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Meet Athletico Athletic Trainer Tony Garofalo

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The Athletic Training Program has been a cornerstone for Athletico Physical Therapy since Mark Kaufman founded the company 22 years ago. Affiliations now include all of the major professional teams in Chicago, as well as thirteen colleges, seventy nine high schools, the US Soccer Federation and multiple elite affiliates. The most senior of Athletico’s 200+ athletic trainers (ATs) is Tony Garofalo, ATC, who has 43 years of experience including his service as the Chicago Cubs Head Athletic Trainer from 1977 though 1986. During his illustrious career Tony has worked in the high school, college, professional, elite, and clinical settings and is a member of the Illinois Athletic Trainers Association (IATA), St. Benedict University, and St. Louis University Halls of Fame.  He is also a founding partner of the Professional Baseball Athletic Trainers Society (PBATS). We caught up with Tony and asked him about the highlights of his career.


Tony is currently a Regional Athletic Training Coordinator for Athletico and has served as the Head Athletic Trainer for the Chicago Cubs.

How did you get your start in athletic training?
I started as a high school athletic trainer in St. Louis and then went on to graduate from Benedictine University in Atchison, Kansas. I began my professional career working as an AT with the St. Louis Stars soccer organization in the NASL and was then hired as a minor league AT for the St. Louis Cardinals. Bob Kennedy, the former GM of the Cubs, hired me to be the Head Athletic Trainer for the Cubs in 1977, at a time when being one of the 24 Major League Baseball (MLB) ATs was the pinnacle position for the profession. I also worked with the legendary AT Bob Bauman at St. Louis University in the off season.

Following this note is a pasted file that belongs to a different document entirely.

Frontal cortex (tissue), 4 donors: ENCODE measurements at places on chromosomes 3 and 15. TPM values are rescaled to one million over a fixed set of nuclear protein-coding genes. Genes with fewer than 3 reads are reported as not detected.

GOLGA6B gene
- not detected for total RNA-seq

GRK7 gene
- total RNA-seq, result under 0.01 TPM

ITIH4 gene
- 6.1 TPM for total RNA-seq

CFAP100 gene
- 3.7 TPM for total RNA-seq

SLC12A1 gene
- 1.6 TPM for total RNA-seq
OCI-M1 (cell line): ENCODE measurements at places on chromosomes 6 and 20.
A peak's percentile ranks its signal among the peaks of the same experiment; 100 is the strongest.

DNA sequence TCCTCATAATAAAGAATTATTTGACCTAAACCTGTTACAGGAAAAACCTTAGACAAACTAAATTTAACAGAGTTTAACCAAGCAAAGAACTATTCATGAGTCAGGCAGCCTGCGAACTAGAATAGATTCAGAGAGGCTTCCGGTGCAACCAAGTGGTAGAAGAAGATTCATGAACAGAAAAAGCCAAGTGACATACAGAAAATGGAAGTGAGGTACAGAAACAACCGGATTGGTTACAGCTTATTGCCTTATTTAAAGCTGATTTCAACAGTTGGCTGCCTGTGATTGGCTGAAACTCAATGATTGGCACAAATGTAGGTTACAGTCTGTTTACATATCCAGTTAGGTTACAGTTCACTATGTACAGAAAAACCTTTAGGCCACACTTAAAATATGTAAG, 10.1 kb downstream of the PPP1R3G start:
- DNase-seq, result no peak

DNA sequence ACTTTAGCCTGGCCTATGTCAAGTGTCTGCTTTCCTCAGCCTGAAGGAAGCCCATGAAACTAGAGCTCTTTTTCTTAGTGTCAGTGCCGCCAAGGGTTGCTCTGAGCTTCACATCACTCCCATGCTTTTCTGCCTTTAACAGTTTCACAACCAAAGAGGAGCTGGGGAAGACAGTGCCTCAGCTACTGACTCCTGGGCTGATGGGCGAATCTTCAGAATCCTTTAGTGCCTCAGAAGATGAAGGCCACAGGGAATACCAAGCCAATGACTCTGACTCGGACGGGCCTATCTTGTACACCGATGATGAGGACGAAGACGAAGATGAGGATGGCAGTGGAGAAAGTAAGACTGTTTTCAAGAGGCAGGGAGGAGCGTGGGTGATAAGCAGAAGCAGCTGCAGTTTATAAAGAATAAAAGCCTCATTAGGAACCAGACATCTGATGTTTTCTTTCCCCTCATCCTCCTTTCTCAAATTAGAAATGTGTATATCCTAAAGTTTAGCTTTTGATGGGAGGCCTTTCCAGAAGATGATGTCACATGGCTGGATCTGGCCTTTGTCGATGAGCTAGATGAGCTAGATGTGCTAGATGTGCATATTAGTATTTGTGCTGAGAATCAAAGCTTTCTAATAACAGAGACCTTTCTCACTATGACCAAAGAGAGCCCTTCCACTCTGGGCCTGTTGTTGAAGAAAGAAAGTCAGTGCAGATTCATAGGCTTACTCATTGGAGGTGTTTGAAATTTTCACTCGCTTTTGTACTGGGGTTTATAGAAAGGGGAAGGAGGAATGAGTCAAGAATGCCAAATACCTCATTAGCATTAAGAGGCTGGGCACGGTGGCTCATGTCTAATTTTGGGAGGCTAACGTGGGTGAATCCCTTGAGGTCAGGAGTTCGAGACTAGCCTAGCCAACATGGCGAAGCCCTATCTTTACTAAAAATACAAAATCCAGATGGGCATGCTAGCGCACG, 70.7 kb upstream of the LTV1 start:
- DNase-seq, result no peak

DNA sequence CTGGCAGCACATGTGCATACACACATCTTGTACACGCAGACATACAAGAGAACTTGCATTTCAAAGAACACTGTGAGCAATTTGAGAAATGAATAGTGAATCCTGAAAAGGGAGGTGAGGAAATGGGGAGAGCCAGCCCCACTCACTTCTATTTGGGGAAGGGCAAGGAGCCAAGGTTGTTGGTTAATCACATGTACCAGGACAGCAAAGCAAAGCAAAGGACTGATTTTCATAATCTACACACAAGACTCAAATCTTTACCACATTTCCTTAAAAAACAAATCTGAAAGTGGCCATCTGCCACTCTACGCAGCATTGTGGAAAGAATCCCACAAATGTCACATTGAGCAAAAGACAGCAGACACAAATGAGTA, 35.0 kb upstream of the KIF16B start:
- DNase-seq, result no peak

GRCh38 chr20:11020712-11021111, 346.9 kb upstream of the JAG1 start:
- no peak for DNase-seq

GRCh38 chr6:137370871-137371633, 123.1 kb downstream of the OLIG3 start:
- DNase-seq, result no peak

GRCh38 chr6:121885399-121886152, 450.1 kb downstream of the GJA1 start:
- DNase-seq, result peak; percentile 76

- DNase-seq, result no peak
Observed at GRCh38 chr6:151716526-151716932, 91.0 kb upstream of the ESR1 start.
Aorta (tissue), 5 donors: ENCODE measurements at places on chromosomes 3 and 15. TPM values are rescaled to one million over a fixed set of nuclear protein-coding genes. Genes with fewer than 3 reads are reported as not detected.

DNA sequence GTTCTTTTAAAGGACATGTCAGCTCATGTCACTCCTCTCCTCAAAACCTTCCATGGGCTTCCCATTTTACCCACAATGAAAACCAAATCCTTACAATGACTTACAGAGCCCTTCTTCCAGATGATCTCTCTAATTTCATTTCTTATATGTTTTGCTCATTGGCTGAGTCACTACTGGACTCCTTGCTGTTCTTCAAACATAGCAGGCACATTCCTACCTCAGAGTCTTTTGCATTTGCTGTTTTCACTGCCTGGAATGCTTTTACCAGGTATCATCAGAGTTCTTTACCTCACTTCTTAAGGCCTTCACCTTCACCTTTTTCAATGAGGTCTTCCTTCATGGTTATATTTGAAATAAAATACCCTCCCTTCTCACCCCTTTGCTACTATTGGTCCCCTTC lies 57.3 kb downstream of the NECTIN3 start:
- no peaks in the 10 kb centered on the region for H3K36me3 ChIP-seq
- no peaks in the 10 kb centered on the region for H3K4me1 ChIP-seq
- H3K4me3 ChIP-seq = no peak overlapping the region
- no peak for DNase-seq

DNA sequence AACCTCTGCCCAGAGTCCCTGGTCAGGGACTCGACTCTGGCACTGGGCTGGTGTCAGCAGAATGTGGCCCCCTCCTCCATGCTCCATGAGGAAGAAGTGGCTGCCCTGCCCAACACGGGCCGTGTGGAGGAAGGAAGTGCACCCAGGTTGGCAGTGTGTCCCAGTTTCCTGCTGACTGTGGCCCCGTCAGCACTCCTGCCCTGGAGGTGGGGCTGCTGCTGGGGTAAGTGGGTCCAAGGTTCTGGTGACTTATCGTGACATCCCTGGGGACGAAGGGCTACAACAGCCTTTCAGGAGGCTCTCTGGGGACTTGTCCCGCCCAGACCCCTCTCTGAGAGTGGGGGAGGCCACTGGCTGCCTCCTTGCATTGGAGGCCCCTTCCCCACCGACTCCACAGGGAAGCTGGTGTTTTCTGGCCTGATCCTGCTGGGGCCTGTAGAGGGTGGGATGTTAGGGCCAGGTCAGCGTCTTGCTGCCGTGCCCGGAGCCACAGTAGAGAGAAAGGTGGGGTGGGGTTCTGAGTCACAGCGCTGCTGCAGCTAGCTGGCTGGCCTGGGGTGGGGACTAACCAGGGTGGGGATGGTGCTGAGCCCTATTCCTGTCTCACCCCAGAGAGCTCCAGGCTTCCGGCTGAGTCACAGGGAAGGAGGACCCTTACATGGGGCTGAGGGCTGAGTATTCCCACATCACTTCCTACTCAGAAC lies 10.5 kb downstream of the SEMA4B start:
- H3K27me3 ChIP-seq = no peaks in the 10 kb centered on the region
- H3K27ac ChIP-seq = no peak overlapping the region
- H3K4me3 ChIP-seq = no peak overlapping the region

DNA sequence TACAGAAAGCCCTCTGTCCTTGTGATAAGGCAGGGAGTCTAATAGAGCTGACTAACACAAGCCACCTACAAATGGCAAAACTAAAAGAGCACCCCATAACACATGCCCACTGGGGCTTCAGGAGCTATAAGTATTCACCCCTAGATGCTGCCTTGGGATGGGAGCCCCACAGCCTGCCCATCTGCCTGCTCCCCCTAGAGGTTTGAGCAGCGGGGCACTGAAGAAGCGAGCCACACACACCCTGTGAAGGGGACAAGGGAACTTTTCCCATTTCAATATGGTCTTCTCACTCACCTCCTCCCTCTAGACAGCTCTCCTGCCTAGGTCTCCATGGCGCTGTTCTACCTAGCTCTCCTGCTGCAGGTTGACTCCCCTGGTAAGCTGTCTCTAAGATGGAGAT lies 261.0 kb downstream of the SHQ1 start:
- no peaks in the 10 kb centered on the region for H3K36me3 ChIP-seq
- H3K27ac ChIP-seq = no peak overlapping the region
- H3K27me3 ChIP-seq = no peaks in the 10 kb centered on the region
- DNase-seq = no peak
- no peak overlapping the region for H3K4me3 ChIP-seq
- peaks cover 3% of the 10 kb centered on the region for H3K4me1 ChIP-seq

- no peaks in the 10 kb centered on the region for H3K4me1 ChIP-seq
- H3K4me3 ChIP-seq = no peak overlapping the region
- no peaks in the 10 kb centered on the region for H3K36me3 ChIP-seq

How has the AT profession evolved over your career?
Athletic Training is much more professional and science based. Our numbers and diversity have grown tremendously, including certification of women, which now make up the majority of our National Athletic Trainers Association (NATA) membership. In helping to create PBATs, Major League Baseball (MLB) recognizes this group as a important partner that provides an invaluable service to its players, and we have a seat at the table for all medical related issues.

What gives you the greatest satisfaction in performing your job as an AT?
I am not in the profession to gain recognition beyond the appreciation of my athletes, coaches and organizations although it does come to surface from time to time. Bruce Sutter, former MLB pitcher, gave me the highest praise when he was inducted into the Baseball’s Hall of Fame and credited me with prolonging his career. I appreciate the many expressions of gratitude for my assistance and care from the former players, coaches, teams and physicians I have been associated with over the years. It is always very humbling, and I am most thankful for their acknowledgement.

What are your current responsibilities with Athletico?
I am a Regional Athletic Training Coordinator and oversee a region with 22 ATs and 17 affiliate high schools and colleges. I work with our ATs, our AT management, and the school’s athletic directors and coaches to provide services to their athletes. I cover multiple events, work with scheduling patients who contact Athletico through our Injury Hotline, and assist with the Overhead Athlete Video Throwing Analysis program.

Any closing comments?
I have been very satisfied with my AT career and the opportunities that I have been given. I am indebted to so many mentors and fellow ATs. I am very grateful for the strong support of athletic training by Mark Kaufman and Athletico. I believe we are the largest employer of ATs in the country and have more staff than some entire states. Everyday I seek to learn something new and look forward to finishing my career with Athletico on a high note.

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